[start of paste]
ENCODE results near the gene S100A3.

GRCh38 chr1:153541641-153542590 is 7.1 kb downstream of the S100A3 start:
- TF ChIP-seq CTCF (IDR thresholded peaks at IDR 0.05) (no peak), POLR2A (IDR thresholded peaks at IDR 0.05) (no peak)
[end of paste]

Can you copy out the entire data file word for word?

ENCODE results near the gene S100A3.

GRCh38 chr1:153541641-153542590 is 7.1 kb downstream of the S100A3 start:
- TF ChIP-seq CTCF (IDR thresholded peaks at IDR 0.05) (no peak), POLR2A (IDR thresholded peaks at IDR 0.05) (no peak)